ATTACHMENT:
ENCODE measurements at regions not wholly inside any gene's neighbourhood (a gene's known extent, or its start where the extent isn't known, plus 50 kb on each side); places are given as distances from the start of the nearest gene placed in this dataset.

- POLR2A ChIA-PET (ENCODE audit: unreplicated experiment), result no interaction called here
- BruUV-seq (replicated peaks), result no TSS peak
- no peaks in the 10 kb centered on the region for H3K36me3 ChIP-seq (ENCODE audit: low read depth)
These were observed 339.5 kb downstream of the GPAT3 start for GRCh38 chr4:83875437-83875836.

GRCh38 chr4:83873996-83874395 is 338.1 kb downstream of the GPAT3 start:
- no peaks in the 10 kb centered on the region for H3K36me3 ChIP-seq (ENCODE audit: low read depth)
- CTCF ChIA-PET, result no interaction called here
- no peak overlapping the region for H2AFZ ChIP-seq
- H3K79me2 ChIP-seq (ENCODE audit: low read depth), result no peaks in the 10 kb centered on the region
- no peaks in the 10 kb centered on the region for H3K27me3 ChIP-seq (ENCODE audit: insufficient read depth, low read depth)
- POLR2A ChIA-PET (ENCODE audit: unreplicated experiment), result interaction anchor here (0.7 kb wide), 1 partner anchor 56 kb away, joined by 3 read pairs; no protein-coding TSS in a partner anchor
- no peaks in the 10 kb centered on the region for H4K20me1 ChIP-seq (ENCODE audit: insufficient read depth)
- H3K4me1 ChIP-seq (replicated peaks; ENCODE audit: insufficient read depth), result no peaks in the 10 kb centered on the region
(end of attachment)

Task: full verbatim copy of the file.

ENCODE measurements at regions not wholly inside any gene's neighbourhood (a gene's known extent, or its start where the extent isn't known, plus 50 kb on each side); places are given as distances from the start of the nearest gene placed in this dataset.

- POLR2A ChIA-PET (ENCODE audit: unreplicated experiment), result no interaction called here
- BruUV-seq (replicated peaks), result no TSS peak
- no peaks in the 10 kb centered on the region for H3K36me3 ChIP-seq (ENCODE audit: low read depth)
These were observed 339.5 kb downstream of the GPAT3 start for GRCh38 chr4:83875437-83875836.

GRCh38 chr4:83873996-83874395 is 338.1 kb downstream of the GPAT3 start:
- no peaks in the 10 kb centered on the region for H3K36me3 ChIP-seq (ENCODE audit: low read depth)
- CTCF ChIA-PET, result no interaction called here
- no peak overlapping the region for H2AFZ ChIP-seq
- H3K79me2 ChIP-seq (ENCODE audit: low read depth), result no peaks in the 10 kb centered on the region
- no peaks in the 10 kb centered on the region for H3K27me3 ChIP-seq (ENCODE audit: insufficient read depth, low read depth)
- POLR2A ChIA-PET (ENCODE audit: unreplicated experiment), result interaction anchor here (0.7 kb wide), 1 partner anchor 56 kb away, joined by 3 read pairs; no protein-coding TSS in a partner anchor
- no peaks in the 10 kb centered on the region for H4K20me1 ChIP-seq (ENCODE audit: insufficient read depth)
- H3K4me1 ChIP-seq (replicated peaks; ENCODE audit: insufficient read depth), result no peaks in the 10 kb centered on the region